“But it was hard going for Adam because he had school and all the exams but he kept at it. If anything, he was the one who dragged me out of bed, not the other way round. As far as I remember, he never complained about getting up. If I wanted to stay in bed another hour, he’d say: ‘Come on mum, champions aren’t made in bed!’
Back home, Peaty’s #OlympicNan, Mavis was waving the flag in between the flood of interviews and celeb appearances she was treated to. When Peaty first swam for Britain, it was Mavis and only Mavis who was allowed to wash his GBR kit. The swimmer has explained several times: “She does very small loads and keeps the colours together.”
The 74-year-old is among his biggest fans. “What a race… oooo I’m so proud… he’s a gladiator,” she tweeted after that 57.13.
Caroline felt the same, telling us in Rio: “I’m so very proud of our son. We knew what he was capable of, but the world record – in addition to the gold medal – is something else. We’re thrilled the hard work has paid off and he’s fulfilled his lifelong dream. Watching him compete, I think I was more nervous than him but it was incredible to be there and soak up the atmosphere.
“Family support at swim meets is so important, to be there with Adam to share the joys and also the disappointments. I travelled to Glasgow to watch Adam in his first Commonwealth Games competition but wasn’t able to stay to watch the remainder of his swims. Having to leave was heartbreaking, so being here in Rio – and actually being able to stay for the duration, means so much.”
Holidays sacrificed, many a day when she had struggled to get Peaty to the pool as a boy, so strong was his fear of water. It all paid off. As Marshall noted: “All those journeys to Derby and back, day after day, were a huge stress for the family. They didn’t realise how talented he was – they thought I was some crazy coach telling them to take him swimming at 4am. His family has been a huge part of his success.”
The Next Wave
Critical of the world cup and having opted out of the world short-course championships, Peaty’s next big target is to retain his 50m and 100m world titles in Budapest next July. FINA, the international federation, faces a challenge in the coming two years from the World Swimming Association, a new body backed by many of the world’s leading coaches and some swimmers with the intention of taking over global governance of the sport. If the current bosses survive that, they can look forward to Peaty and others further down the line.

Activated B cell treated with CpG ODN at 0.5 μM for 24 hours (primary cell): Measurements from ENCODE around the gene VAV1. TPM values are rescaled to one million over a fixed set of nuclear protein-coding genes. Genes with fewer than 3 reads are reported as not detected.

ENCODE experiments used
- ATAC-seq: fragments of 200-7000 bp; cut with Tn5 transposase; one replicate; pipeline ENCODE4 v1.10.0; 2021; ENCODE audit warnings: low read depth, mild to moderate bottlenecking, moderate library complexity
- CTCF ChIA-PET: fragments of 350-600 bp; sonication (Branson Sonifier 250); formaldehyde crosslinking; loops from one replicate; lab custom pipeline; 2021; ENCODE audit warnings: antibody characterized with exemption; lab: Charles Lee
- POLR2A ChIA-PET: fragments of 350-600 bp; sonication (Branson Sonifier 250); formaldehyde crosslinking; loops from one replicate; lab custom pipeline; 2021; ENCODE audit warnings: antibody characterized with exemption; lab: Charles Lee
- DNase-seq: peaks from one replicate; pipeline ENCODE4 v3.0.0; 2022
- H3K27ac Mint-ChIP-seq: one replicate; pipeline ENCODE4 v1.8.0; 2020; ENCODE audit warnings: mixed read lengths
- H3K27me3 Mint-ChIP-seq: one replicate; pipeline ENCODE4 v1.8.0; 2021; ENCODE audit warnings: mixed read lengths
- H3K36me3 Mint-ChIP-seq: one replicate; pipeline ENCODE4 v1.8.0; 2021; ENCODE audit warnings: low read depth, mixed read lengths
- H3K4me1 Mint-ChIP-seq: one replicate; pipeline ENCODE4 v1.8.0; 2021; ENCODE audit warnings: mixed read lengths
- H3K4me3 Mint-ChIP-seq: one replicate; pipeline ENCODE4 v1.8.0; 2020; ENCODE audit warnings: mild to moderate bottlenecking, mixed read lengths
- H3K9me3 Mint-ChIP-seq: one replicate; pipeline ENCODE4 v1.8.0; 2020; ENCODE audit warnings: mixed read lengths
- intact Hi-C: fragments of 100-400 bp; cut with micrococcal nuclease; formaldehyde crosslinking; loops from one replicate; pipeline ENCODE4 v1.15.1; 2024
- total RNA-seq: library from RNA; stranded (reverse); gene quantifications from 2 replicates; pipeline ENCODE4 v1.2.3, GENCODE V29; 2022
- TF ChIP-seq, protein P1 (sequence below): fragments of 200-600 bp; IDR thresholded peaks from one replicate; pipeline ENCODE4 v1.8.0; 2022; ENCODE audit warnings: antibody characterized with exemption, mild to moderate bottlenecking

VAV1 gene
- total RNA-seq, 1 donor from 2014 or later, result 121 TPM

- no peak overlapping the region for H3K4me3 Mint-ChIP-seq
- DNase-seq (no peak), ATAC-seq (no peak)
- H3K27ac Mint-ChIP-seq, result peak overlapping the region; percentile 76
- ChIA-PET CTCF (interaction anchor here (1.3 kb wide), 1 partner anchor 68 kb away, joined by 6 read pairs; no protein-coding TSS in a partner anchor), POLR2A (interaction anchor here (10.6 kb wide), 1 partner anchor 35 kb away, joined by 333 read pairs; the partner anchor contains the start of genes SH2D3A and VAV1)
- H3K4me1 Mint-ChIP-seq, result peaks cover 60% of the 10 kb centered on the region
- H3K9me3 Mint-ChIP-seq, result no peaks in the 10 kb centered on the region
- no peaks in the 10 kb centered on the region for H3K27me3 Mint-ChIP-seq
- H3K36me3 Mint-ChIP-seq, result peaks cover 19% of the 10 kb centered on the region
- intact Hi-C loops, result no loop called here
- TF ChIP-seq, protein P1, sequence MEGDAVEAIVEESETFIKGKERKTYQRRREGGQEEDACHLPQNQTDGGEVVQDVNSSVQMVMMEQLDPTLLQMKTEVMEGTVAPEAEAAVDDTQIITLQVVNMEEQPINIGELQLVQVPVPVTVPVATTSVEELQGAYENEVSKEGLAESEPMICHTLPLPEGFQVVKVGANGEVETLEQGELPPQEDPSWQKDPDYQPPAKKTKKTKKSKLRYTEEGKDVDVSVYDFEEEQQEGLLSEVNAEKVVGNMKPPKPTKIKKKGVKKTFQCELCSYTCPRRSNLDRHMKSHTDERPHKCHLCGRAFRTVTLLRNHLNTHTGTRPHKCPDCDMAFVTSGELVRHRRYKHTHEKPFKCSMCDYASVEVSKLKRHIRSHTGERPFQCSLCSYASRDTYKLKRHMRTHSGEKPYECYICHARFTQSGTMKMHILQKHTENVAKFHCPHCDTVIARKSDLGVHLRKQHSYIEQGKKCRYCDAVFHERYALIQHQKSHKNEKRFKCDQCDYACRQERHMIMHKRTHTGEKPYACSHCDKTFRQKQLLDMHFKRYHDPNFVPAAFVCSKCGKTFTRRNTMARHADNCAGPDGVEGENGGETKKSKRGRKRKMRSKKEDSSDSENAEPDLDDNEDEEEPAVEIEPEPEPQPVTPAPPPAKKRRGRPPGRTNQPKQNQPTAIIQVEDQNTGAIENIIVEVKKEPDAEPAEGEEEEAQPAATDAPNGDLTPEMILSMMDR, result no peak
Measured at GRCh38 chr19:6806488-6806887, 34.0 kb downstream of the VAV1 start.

Says the Olympic champion: “I’d love to have a position where I could have a positive impact on the sport, not just on people. I think the sport needs some people who have been there and done it, so I’m thinking of going into that area as well. Maybe in the IOC or FINA, where you can absolutely make a difference and change that culture and know what’s 100% right and you’d be willing to do anything … for the athletes and those who work at it every single day. Recently in swimming governance it just hasn’t been like that. I think it has to change and I’d be 100% up for playing a role come the time.”
Before that, there are two World Championships (2017 and 2019), a European Championship for Britain and the Commonwealth Games for England on the way to Tokyo 2020 and the defence of his Olympic crown “and other events I’d like to have a crack at”.
Pressure to keep his standards high now comes from home not always overseas. “Britain and particularly British breaststroke – just so strong now. You just don’t know what’s coming so you better keep on your toes”.
Someone might come and do to him what he had done to those before him? “Yeah, maybe.” Adam Peaty doesn’t sound convinced. He has “much more” to give – and he wants Loughborough to use his Olympic medals, including silver in the 4x100m medley, his two world titles and seven world records to inspire him and others.
“I want them to put those records up on the wall right there in the pool like the big U.S. programs. Every time I turn my head in training at Loughborough, I want to see those world records up there as a reminder and inspiration. I want to know this is my base, our Colosseum: hashtag gladiator.”